This is my last week of graduate school. After this weekend, when I present my final thesis and final Mentorship presentation, I am done. I am graduated.
I started grad school at age fifty-three. It felt like the right thing to do. I was in classes with twenty-somethings and thirty-somethings—I could have been their mother. We had some deep belly laughs as we tried to hash out the rules and ethics of writing for children. (Me: “Excuse me, the middle aged white person wants to know what a ‘straight-edge’ is.”)
At any rate, I’ve loved it. Except for the first half of the first semester when I broke out in hives (first time ever) from stress, and dissolved into tears during a phone call with my advisor. But once I realized that this commitment wasn’t going to be the twenty hours a week I thought, more like fifty to sixty hours, I gritted my teeth and rearranged my schedule.
I’ve had many sleepless nights, read too many grim Young Adult novels, and climbed up a steep learning curve with the Internet. (‘Track changes’ didn’t get on my radar until my second semester. God knows what my professors thought as I blithely ignored all their comments and continued turning in papers with antiquated punctuation.) And trying to access the Simmons Library via Internet…well, let’s just say I needed the help of a very patient Reference Librarian. But I persisted against the resistance created by my inexperience.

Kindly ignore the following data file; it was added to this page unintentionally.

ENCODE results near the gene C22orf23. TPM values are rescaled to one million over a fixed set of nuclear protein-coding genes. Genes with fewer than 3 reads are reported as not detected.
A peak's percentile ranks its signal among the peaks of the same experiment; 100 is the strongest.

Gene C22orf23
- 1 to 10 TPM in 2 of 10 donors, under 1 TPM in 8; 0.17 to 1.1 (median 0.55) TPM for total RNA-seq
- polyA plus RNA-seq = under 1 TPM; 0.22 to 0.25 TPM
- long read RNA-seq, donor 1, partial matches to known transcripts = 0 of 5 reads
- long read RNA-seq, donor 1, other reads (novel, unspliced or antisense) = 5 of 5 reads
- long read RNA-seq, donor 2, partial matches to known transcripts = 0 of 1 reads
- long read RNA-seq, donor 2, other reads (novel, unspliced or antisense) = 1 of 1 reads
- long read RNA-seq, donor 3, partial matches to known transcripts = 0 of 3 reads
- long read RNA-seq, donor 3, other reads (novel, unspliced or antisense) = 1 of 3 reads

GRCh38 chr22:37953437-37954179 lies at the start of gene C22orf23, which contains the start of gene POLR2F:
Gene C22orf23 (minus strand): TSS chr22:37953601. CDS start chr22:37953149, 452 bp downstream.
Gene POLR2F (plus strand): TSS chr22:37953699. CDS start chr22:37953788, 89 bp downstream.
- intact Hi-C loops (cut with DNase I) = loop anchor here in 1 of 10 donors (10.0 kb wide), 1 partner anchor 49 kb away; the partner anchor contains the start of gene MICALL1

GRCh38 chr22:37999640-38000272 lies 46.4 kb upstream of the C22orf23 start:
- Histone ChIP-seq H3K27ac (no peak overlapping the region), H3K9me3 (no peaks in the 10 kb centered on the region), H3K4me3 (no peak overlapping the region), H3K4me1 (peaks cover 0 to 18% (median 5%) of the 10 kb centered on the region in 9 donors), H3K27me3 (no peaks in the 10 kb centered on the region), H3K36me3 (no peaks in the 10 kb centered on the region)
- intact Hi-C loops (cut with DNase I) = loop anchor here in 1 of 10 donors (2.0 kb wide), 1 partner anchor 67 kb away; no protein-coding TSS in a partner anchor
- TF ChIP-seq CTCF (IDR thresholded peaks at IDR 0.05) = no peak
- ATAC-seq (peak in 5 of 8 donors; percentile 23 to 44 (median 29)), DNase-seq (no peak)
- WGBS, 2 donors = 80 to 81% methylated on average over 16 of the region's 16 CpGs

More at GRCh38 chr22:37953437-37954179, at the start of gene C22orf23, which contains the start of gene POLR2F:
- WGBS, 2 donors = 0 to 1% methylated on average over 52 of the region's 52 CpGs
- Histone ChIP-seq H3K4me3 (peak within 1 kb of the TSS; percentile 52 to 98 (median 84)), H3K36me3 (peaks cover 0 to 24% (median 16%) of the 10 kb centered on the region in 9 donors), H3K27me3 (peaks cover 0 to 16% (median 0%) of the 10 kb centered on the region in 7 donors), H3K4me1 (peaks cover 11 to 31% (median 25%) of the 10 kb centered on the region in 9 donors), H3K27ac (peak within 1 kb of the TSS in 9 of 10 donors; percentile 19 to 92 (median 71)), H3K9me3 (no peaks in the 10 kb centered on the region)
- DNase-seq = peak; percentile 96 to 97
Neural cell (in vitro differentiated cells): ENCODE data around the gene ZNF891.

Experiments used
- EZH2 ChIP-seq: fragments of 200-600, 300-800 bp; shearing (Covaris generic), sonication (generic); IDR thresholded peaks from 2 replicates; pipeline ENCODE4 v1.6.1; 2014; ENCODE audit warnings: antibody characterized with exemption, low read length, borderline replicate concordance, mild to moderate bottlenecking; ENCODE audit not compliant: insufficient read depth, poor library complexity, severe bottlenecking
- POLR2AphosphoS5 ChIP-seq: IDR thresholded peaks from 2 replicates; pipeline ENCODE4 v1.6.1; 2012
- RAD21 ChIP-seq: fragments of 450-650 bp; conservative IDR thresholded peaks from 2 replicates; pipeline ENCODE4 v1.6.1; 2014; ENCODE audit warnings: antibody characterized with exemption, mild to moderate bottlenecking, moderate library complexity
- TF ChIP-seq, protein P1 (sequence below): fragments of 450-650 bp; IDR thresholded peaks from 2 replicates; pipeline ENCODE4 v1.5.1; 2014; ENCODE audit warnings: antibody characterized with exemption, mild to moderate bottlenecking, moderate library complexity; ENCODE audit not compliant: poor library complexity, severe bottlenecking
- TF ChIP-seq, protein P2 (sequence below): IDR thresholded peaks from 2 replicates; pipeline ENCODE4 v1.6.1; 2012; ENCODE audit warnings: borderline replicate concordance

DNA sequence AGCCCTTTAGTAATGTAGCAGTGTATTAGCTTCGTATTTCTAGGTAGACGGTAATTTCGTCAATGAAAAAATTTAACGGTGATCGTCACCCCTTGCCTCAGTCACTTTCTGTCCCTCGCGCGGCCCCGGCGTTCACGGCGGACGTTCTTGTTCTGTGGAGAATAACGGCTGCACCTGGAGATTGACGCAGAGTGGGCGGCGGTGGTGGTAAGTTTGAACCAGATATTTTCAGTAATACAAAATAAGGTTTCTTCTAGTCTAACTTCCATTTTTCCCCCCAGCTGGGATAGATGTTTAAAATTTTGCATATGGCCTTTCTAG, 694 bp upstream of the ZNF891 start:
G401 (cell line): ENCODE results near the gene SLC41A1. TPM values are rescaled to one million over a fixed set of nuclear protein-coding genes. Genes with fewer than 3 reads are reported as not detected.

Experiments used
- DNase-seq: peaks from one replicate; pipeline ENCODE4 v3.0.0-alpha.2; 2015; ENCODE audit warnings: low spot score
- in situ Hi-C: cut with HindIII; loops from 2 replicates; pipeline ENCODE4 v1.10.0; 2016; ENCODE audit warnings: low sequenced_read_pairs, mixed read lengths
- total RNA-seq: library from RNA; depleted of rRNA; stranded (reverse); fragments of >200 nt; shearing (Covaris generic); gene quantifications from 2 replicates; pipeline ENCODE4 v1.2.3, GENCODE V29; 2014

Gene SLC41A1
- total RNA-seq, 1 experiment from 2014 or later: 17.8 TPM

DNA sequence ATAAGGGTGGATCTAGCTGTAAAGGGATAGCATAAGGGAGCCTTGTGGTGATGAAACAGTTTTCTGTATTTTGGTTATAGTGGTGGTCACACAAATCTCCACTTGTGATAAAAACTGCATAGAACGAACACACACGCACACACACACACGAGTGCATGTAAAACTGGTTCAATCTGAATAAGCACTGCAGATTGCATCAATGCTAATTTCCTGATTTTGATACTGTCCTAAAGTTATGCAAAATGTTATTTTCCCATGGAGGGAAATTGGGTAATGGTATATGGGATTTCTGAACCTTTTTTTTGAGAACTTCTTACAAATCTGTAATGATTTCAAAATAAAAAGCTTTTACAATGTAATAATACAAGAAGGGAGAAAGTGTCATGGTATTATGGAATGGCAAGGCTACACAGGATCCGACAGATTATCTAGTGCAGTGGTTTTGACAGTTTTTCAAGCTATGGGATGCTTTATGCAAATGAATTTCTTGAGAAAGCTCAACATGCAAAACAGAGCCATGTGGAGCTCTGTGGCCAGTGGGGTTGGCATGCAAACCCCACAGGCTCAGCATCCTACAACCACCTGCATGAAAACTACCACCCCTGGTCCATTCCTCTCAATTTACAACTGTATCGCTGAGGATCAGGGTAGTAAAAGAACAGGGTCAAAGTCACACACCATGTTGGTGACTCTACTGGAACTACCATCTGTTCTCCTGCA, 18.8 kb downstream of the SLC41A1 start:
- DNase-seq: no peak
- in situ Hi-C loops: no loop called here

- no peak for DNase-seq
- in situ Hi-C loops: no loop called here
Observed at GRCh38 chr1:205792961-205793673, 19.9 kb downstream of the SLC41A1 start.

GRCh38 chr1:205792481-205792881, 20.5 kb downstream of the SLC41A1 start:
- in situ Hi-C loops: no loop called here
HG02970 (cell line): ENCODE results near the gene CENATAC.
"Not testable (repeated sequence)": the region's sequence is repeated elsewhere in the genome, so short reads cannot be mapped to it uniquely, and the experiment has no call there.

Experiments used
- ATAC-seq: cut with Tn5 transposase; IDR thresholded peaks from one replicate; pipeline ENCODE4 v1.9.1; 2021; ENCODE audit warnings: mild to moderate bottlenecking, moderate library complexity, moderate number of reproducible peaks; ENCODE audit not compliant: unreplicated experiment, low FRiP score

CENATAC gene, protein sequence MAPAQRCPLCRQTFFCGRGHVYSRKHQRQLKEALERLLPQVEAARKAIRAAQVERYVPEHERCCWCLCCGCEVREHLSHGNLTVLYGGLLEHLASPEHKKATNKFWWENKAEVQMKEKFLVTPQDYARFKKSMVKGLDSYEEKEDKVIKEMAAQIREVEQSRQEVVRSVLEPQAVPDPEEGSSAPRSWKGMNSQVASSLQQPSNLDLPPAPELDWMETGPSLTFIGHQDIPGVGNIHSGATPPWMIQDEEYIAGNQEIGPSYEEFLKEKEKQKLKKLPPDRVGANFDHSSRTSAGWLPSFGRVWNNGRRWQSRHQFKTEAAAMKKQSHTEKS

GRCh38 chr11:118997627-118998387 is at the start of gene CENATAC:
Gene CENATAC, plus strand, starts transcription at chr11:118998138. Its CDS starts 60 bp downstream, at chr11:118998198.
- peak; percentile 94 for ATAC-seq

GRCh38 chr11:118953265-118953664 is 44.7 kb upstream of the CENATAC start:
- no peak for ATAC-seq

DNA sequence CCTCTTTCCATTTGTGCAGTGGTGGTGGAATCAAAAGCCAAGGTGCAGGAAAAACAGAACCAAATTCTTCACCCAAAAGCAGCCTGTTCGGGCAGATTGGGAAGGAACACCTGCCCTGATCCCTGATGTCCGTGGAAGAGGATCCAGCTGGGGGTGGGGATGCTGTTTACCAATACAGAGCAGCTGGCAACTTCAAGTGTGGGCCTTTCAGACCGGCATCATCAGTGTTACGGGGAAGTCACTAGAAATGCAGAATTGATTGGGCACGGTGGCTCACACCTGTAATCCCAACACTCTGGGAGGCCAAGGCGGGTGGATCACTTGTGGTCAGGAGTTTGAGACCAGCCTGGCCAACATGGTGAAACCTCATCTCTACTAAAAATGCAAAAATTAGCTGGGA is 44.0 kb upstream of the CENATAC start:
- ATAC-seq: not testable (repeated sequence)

Persistence is trust at some deep level. It is the trust that the choice we’ve made and the path we’re following is the choice and the path we need to be on at this time in our life. We continue steadfastly because we trust. And this trust, in its turn, reveals to us to the larger consciousness and the intimation that that our individual lives are a vital and valuable part within it.
Persistence, it seems to me, is like a seed. Watered by trust, the sprout emerges, pushing first against the soil then the elements, to unfold its leaves and become its realized potential.